Leapfrogging from the Sahara to Germany: |
What Does "Progress" Mean?
By Bernard Weiner, Co-Editor
The Crisis Papers
April 19, 2005
Going from wealthy,
solidly infrastructered Germany to poor, developing Morocco stimulates
culture shock in major proportions. I was in Deutschland to address a
meeting of Democrats Abroad-Germany, and to join the celebration for my
mother-in-law's 90th birthday; though the German economy, along with most of
the rest of the world these days, is sluggish, still the country exudes
enormous financial strength and stability, with a huge middle class doing
The kingdom of Morocco, on the other hand, while much better off than a good
many Arab states, is still struggling to find its way to economic growth and
modernity while remaining true to its ethnic, tribal and Islamic character.
The middle-class, so important in economic and cultural/political
development, is slowly growing, but probably not fast enough to really help
the situation in a major way.
shepherding of camels, goats and sheep, nor agricultural and mineral
exports, nor tourism can be expected to do it all, though Morocco is
attracting more and more international tourist attention, with low prices,
friendly people, exotic locales, beautiful landscapes and oases, little
worry about Islamist extremists. We rode camels into the Sahara and slept
either on the dunes or in Berber tents -- which, I can verify, leak like
sieves during sandstorms. In the southern part of the country where I was,
there was no animosity toward Westerners, indeed many locals (most of whom
speak French, based on the many decades of French-protectorate influence)
voiced great sympathy for Americans living under George Bush.
THE RIPTIDE OF ALIEN CULTURE
This disparity between
rich and poor countries reflects a social/political phenomenon with which
I've become all too familiar in my trips abroad in the past several years.
In the rural areas of mainland Greece and Crete, in the Southeast Asia
countries of Thailand, Laos and Cambodia, in North Africa's Morocco, and
probably equally true in many ways for Asia's emerging
industrial/technological giants China and India, the same dilemma confronts
That is, how can one
reach "first-world" status without being sucked totally into the undertow
that is the prevailing international culture sweeping across the globe --
largely Western/America-based, aided greatly by the ubiquity of cell-phones
and satellite dishes -- and without having to go through the worst excesses
of the industrialization cycle?
This desire for modernity
and status -- symbolized by the desire for big-ticket technological items
such as cars, for example -- brings with it the toxic pollution that seems
to certify for them a developing culture on its way to someday playing in
the same league with the advanced nations of the world.
Is there a way to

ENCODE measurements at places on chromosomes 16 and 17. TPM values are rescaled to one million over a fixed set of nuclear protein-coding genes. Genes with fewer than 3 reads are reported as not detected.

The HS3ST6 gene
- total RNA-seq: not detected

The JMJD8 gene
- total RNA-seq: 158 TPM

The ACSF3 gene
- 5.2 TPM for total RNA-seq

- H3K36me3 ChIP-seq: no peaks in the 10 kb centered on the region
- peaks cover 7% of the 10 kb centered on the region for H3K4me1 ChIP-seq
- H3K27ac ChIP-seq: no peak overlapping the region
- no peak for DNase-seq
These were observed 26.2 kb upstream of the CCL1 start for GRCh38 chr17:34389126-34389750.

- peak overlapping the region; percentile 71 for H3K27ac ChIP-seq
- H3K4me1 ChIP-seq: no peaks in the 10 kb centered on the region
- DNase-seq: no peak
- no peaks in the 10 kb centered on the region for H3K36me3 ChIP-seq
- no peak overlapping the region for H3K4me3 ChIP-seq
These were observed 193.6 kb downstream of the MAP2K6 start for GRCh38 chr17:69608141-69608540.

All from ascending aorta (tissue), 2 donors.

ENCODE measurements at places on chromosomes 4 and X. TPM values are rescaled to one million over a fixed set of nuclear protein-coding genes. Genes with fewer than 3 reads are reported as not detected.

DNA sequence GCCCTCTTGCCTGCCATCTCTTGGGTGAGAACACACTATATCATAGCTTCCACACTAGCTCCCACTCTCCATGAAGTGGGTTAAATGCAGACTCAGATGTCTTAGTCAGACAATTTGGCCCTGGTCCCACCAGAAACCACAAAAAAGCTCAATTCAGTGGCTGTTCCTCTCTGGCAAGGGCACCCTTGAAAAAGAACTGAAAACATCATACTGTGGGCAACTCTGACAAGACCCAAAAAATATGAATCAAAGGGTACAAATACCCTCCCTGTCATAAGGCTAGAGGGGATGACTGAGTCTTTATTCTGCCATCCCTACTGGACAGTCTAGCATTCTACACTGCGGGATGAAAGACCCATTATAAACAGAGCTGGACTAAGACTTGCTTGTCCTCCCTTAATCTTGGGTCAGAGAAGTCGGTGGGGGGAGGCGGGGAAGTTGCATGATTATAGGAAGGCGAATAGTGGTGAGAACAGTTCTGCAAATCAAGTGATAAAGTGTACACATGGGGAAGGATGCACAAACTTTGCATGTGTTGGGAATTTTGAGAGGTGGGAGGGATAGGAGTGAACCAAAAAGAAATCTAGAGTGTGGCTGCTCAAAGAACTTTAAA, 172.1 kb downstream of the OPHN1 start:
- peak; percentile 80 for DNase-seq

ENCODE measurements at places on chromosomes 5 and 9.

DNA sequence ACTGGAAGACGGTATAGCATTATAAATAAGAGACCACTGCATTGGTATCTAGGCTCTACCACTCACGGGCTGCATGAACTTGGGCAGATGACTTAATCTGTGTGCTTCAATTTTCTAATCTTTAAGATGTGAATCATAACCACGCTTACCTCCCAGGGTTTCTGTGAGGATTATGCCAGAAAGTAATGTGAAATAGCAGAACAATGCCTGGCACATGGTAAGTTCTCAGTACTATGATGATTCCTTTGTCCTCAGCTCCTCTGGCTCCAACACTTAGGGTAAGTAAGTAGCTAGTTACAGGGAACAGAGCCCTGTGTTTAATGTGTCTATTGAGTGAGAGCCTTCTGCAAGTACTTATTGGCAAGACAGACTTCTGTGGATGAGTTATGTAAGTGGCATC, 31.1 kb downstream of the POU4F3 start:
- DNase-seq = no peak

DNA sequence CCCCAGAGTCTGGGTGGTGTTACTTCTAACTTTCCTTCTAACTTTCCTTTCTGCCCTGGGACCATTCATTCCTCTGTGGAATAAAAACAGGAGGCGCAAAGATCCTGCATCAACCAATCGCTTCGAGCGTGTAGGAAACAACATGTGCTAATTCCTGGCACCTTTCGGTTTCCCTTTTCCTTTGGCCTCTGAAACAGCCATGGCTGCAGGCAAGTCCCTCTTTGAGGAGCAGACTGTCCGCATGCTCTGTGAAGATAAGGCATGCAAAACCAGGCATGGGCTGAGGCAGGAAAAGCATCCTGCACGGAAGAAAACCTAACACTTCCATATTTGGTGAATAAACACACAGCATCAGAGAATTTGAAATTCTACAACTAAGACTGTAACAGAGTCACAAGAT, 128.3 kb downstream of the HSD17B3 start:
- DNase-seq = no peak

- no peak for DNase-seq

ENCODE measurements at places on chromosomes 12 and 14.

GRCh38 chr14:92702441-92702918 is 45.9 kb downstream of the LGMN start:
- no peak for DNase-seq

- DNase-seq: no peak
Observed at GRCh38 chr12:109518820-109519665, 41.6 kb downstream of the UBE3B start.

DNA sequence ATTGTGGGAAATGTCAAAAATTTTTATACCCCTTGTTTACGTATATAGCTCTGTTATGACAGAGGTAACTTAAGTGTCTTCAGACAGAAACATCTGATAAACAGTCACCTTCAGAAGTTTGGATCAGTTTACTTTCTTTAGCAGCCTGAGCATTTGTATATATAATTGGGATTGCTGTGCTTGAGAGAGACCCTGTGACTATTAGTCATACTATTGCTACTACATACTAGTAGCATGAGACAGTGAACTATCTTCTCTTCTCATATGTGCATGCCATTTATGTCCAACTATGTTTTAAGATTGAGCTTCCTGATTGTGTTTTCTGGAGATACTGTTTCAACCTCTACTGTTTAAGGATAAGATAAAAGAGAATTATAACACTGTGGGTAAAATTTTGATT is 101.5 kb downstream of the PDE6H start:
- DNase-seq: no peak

leapfrog over the worst of industrial/technological development -- the
pollution, the corruption, the social cruelty -- without having to repeat
the mistakes and unfolding history of the developed world? So far, I see
little evidence of such a positive pattern, as each region and developing
nation rushes headlong into its own industrial revolution, in order to get
to the 21st-century dream of riches and world status as quickly as possible.
In doing so, it pays a heavy social, political and environmental price.
RAMIFICATIONS OF "PROGRESS"
Many of these developing
countries and regions repeat the pattern of chokingly-polluted urban/rural
areas: filthy, particulate-filled air that can't be breathed healthfully,
water that often is undrinkable without boiling (if even available), the
dumping of garbage and sewage everywhere and anywhere, streets that are
constantly clogged with vehicles, many of them emitting noxious and toxic
diesel fumes. But all this tends to be regarded by officials as a
perhaps-regrettable but necessary stage in the development process that
leads to modern "progress" and world-class status.
Friends who visited China
recently reported that even in the countryside, far from the big cities,
they rarely were able to see the sun, so choked was the sky with smog and
particulate matter; but the Chinese citizens they met, even the most
"enlightened liberals," couldn't wait to get a car of their own. It is often
the same syndrome at work in Bangkok and Chiang Mai and Hanoi and on and on.
implications of such attitudes are many and scary: Where will the oil come
from to fuel those millions of new vehicles? And who will control those
energy sources, and at what war-cost? Is the U.S., assuming it can secure
the oil/gas fields of the Greater Middle East and Caucuses, prepared to take
on China in a military showdown over energy?
I don't know the answers
to those questions about the developmental dilemmas facing these struggling
countries and the policy/military ramifications of energy control. But those
major problem areas need to be dealt with rationally, and rationality is not
much in evidence in the Bush Administration, which aims to straddle the
globe like an arrogant Colossus, grabbing what it can get. And woe be unto
those who get in their way: they might well sic mad-dog John Bolton on you,
a fate worse than death.
Millions of Americans are
living and working in foreign countries -- and desirous of voting absentee
in their home states in the general elections. The Bush Administration, with
bureaucratic overkill, made it very difficult to register and vote abroad in
2004, as it did with targeted populations inside the U.S. as well.
But thousands in Germany and perhaps hundreds of thousands worldwide, waded
through the required paperwork and managed to cast their ballots for Bush or
Kerry. To date, there still has not been a breakdown of those votes. Nearly
six months after the election (!), we still have no idea if those votes were
counted, how many ballots were cast, and the actual totals for each
candidate. This is intolerable inefficiency, or worse.